Since DMX uses the RS485 balanced electrical system it is relatively immune to electrical noise and can go for a reasonable distance (100yds or more), if longer distances are required repeaters and splitters can be used also a terminator is required for long runs. The final part of the puzzle is that the DMX standard stipulates that the data is sent repeatedly 44 times a second. DMX is a fire and forget protocol with no error checking.

INSIDE FLOWSTONE 

FlowStone now has a DMX controller module built in so you can just use it to send data to your DMX devices via USB. The data is made up of a Hexadecimal string of up to 512 bytes, Byte 0 is reserved and usually set to zero. So a typical string would look like this: 00550000 etc. in this case byte 1 is set to 0x55.

Here is a FlowStone example with three sliders to control the first three DMX channels:

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3ch DMX controller in FlowStone.

If you want to control more than one DMX device then you will need to set the DMX base address on the hardware device. This is simply the offset where your device will sit in the 512 channels. For example if Disco Light 1 uses 4 DMX channels, set Disco light 2 to start as address 5. This is typically set using a DIP switch on the device or a software menu.

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DIP switch set to base address 1 (First device).Up : Device Menu set to address 5 (Second Device).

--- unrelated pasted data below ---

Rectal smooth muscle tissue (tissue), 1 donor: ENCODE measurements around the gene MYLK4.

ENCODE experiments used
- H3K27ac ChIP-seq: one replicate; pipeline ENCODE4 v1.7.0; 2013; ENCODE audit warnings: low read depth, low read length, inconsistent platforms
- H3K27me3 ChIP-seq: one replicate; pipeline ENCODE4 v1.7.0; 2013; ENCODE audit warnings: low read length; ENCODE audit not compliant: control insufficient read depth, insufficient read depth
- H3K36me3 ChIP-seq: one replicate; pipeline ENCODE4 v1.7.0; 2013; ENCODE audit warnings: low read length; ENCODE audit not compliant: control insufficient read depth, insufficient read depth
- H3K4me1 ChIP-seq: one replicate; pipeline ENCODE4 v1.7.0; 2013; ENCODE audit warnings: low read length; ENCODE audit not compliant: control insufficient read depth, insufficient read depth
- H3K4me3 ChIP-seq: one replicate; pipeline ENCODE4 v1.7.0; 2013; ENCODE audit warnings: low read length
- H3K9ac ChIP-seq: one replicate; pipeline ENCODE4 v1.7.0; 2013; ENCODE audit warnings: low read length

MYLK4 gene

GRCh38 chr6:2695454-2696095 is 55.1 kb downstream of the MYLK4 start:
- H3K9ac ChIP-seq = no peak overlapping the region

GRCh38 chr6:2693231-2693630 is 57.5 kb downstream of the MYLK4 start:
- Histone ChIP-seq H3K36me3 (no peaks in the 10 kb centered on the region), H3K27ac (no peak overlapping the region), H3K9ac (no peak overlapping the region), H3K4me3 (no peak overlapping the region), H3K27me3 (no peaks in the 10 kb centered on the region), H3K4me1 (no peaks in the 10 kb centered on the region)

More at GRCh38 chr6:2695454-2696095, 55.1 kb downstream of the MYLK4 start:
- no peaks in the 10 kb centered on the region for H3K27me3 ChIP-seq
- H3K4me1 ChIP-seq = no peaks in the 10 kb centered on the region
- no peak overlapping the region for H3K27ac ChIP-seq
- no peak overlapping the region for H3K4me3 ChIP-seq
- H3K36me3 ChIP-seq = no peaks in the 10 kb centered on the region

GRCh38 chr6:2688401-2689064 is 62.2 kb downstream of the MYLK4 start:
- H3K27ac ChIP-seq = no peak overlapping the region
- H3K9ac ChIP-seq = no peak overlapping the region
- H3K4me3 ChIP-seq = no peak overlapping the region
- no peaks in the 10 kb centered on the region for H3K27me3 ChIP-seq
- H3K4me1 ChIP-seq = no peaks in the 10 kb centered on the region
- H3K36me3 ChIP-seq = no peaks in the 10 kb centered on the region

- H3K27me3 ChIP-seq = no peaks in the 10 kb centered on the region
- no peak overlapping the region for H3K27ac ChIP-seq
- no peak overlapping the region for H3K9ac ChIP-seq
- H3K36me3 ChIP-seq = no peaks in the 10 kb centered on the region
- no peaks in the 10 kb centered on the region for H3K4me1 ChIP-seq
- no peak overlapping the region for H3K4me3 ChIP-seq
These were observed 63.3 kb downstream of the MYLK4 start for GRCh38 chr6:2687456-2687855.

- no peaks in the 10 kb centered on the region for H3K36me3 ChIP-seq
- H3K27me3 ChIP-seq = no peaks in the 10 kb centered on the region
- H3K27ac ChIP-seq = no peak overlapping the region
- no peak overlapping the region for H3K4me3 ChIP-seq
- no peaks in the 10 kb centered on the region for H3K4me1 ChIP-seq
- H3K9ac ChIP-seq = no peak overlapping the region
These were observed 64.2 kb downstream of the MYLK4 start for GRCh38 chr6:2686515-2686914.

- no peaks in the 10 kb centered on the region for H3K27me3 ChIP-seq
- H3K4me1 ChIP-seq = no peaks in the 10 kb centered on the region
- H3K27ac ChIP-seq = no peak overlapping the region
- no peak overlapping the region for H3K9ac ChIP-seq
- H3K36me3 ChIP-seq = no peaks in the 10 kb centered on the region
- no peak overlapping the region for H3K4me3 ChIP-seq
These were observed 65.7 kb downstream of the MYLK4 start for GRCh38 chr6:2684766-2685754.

In our FlowStone example we simply send the DMX data string to the USB interface 25 times a second and the DMX module will do the rest for you. Now we are ready to add some functionally to our DMX control system in FlowStone, clearly we could make our own DMX control centre software similar to the traditional DMX hardware controller but we have so much more available since we now have software control.

Here’s an example of a MIDI controlled DMX system: 

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Midi to DMX controller in FlowStone.
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Midi Keyboard used to control stage lights.

In this case the DMX channels for my disco light are : 0 = reserved, 1 = Red, 2 = Green, 3 = Blue, 4 = Pattern Select, 5 = Pattern Speed. So decoding the notes from a velocity sensitive midi keyboard you can use the note number to select the light pattern and how hard you press the key to determine the pattern speed. The note number, e.g., 83 is scaled so that it falls in the range 0-255. We do the same for the Note On velocity – this also needs scaling so it’s between 0 and 255.

This would make a neat system for the fifth member of a band to actually play the stage lights from a midi piano keyboard on stage, while the crowd thinks it’s really a musician! (5 piece bands usually get paid more!)

CONCLUSION 

The possibilities are endless once you have access to control DMX via FlowStone and a PC. You could connect some Phidgets boards with sensors and control robotic stage lights by body movement using accelerometers or hook up a webcam using motion detection to control the lighting effects. We have also seen people use DMX to control home automation systems including even a swimming pool cover

Links 
BitBang, bitbang.co.uk
DSPRobotics, 
dsprobotcs.com
EntTec, enttec.com
FlowBotics Studio, flowbotics.com
Robot Electronic, robot-electronics.co.uk
RobotShop, RobotShop.com